So, exactly how do you expect it to actually work? That the compiler knows what you want to do, and fixes up the vtable accordingly? Remember for classes with virtual functions, you have one vtable per class [unless you have mutliple inheritance]. So if you have different types (CChannel<ValueType> with different type for ValueType), how is this going to be solved? Obviously, we could instantiate all the variants in each class, if ValueType isn't too many different types. –  Mats Petersson Aug 27 '13 at 23:05
    
Let me have a little play - I think there may be a way to work around it - but you'll still have to do a fair bit of work to cover all different pixelformats. –  Mats Petersson Aug 27 '13 at 23:12

Okay, this is kind of convoluted, but you have kind of a convoluted requirement. IAlgorithmInterface can have a template method, but it can't be virtual. You can create an intermediate class that itself is a template virtually derived from IAlgorithmInterface which proxies the template method to some code that does the real work. The real work is provided in a template parameter fed to templated derivation of IAlgorithmInterface.

This scheme allows the template method of IAlgorithmInterface to dispatch to the appropriate derived class via a downcast.

class IAlgorithmInterface
{
public:
    virtual ~IAlgorithmInterface() {}

    template <class ValueType>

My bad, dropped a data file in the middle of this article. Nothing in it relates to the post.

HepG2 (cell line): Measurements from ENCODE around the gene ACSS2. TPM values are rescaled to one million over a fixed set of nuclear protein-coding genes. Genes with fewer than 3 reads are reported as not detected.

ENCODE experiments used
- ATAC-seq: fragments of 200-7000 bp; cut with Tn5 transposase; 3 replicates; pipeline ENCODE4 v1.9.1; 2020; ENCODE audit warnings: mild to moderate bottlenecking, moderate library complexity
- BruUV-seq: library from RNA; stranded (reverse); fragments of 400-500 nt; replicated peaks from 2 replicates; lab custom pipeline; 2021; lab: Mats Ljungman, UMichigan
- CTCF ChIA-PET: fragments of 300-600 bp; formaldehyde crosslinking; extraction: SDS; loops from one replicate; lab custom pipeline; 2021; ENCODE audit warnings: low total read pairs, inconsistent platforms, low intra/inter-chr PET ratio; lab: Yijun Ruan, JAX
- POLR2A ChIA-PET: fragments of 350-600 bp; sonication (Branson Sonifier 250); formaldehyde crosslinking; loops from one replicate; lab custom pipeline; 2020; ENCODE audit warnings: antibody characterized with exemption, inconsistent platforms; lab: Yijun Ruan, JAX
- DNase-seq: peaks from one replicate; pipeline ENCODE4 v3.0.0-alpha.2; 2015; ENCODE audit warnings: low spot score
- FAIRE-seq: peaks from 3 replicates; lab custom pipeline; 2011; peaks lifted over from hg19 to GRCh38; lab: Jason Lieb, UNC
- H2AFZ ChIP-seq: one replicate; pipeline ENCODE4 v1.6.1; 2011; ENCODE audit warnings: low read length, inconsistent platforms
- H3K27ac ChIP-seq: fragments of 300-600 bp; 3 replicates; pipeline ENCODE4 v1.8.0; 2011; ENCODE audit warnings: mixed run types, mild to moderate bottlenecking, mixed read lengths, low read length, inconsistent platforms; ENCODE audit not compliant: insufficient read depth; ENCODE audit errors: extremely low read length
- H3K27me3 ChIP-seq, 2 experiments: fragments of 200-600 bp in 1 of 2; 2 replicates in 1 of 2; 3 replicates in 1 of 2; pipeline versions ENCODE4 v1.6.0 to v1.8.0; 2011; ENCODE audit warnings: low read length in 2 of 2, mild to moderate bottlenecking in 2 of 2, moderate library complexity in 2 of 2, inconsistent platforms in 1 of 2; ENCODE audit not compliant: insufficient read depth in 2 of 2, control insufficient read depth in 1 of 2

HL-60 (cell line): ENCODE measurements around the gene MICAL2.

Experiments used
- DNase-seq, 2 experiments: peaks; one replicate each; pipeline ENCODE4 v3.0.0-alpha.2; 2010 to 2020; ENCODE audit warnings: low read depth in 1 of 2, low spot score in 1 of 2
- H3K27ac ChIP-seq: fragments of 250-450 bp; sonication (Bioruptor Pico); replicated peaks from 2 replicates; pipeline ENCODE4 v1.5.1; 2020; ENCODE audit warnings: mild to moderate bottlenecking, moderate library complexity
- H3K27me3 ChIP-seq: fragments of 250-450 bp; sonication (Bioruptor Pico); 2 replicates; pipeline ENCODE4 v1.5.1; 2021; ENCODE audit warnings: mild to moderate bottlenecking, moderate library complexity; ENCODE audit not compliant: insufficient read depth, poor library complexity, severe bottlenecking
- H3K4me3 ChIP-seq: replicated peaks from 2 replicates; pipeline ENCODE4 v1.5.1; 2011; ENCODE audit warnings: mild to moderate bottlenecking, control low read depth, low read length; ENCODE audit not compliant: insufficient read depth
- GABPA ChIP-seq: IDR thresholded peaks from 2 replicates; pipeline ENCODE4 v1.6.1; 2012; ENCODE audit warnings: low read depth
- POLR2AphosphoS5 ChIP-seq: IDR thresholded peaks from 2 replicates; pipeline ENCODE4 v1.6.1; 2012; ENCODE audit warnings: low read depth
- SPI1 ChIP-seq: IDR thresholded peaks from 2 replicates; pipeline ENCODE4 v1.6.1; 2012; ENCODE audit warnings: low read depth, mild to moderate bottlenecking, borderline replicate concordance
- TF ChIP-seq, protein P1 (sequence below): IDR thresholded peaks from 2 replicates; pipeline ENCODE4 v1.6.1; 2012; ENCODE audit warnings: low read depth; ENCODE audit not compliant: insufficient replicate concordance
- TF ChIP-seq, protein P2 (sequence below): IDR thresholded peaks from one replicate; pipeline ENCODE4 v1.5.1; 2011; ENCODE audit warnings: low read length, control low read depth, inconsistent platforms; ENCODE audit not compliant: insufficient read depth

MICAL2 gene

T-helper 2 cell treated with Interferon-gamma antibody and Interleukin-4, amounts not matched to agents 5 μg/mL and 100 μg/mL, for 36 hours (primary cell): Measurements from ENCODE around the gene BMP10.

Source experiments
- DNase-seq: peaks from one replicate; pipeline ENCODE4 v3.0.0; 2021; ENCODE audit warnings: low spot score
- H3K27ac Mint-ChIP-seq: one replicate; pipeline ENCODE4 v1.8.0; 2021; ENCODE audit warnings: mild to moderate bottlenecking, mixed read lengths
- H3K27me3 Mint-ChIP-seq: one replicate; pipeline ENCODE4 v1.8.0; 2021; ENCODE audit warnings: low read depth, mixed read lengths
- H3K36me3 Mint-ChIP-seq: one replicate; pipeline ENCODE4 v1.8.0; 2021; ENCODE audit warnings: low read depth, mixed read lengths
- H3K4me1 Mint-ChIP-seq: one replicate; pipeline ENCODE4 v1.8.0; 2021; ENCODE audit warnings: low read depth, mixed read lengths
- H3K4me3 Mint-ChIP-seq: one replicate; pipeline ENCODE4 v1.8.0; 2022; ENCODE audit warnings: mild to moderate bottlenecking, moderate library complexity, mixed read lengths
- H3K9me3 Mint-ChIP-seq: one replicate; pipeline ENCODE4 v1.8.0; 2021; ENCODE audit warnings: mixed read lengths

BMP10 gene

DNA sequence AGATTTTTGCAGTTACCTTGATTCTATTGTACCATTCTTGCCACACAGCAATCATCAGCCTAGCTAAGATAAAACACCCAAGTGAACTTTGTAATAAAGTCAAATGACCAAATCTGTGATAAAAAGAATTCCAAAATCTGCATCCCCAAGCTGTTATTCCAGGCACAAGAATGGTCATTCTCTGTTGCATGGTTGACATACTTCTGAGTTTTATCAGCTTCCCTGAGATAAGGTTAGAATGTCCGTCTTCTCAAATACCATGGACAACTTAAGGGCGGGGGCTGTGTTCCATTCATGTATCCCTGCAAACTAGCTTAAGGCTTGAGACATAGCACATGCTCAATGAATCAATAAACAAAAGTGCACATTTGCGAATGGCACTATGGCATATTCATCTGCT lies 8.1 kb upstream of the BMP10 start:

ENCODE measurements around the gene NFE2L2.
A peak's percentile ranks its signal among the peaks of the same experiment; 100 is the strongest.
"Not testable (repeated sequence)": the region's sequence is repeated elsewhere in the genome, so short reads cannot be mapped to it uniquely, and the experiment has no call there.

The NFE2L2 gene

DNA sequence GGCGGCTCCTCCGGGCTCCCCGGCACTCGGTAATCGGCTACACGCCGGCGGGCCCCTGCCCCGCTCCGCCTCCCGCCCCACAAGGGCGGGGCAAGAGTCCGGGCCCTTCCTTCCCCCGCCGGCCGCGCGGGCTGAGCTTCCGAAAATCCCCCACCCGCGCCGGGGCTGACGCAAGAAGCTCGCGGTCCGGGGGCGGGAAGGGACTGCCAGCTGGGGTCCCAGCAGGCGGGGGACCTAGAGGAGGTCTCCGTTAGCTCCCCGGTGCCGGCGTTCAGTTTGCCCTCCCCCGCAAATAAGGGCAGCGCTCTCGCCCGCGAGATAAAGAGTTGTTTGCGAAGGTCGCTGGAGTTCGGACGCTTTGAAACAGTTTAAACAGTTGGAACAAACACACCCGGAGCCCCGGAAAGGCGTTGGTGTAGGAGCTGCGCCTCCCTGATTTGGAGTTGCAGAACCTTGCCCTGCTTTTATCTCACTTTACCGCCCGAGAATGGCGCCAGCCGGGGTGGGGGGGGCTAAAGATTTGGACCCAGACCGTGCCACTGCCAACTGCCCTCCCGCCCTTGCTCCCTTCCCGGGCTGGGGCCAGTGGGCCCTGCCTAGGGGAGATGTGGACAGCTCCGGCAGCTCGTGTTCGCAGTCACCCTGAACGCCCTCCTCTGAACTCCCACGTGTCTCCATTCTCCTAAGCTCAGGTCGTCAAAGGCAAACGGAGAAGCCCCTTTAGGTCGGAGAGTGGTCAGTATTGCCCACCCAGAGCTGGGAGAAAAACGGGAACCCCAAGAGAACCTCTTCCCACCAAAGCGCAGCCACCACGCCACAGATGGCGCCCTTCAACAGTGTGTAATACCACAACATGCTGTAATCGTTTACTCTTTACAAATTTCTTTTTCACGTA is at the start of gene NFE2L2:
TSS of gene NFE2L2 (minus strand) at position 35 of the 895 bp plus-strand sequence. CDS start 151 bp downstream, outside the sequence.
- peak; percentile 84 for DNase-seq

void doWork(const CChannel<ValueType>* f_channel_p, float32_t& f_result_r);    
};

template <class ValueType, typename RealWork>
class IAlgorithmTemplate : virtual public IAlgorithmInterface
{
public:
    void doWork(const CChannel<ValueType>* f_channel_p, float32_t& f_result_r) {
        RealWork()(f_channel_p, f_result_r);
    }
};

template <class ValueType>
void IAlgorithmInterface::doWork(const CChannel<ValueType>* f_channel_p,
                                 float32_t& f_result_r)
{
    IAlgorithmTemplate<ValueType> *alg
        = dynamic_cast<IAlgorithmTemplate<ValueType>*>(this);
    alg->doWork(f_channel_p, f_result_r);
}

Now, via multiple inheritance, we can create the actual interface that algorithm implementations would use. Because IAlgorithmTemplate uses virtual inheritance, there is only one IAlgorithmInterface instance. So to support ValueTypeNew, you would add a IAlgorithmTempalte<ValueTypeNew> to the inheritance list.

template <template <class> class RealWork>
class IAlgorithmBase :
    public IAlgorithmTemplate<ValueTypeOne, RealWork<ValueTypeOne> >,
    public IAlgorithmTemplate<ValueTypeTwo, RealWork<ValueTypeTwo> >,
    //...
    public IAlgorithmTemplate<ValueTypeLast, RealWork<ValueTypeLast> > {
};

Finally, each algorithm derives from IAlgorithmBase, and implements the RealWork as a template.

template <class ValueType>
struct RealAlgorithmA {
    void operator () (const CChannel<ValueType>* f_channel_p, float32_t& f_result_r) {
        //...
    }
};

class CAlgorithmA : public IAlgorithmBase<RealAlgorithmA>
{
public:
    CAlgorithmA() {...}
    ~CAlgorithmA() {...}
};